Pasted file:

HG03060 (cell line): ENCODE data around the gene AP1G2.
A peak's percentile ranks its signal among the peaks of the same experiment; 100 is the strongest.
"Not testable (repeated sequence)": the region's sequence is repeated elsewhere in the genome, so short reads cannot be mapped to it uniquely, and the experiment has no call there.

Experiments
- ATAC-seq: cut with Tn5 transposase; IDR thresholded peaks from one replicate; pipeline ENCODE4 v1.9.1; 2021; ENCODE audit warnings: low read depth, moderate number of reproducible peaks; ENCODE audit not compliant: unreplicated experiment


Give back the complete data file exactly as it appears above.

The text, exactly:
HG03060 (cell line): ENCODE data around the gene AP1G2.
A peak's percentile ranks its signal among the peaks of the same experiment; 100 is the strongest.
"Not testable (repeated sequence)": the region's sequence is repeated elsewhere in the genome, so short reads cannot be mapped to it uniquely, and the experiment has no call there.

Experiments
- ATAC-seq: cut with Tn5 transposase; IDR thresholded peaks from one replicate; pipeline ENCODE4 v1.9.1; 2021; ENCODE audit warnings: low read depth, moderate number of reproducible peaks; ENCODE audit not compliant: unreplicated experiment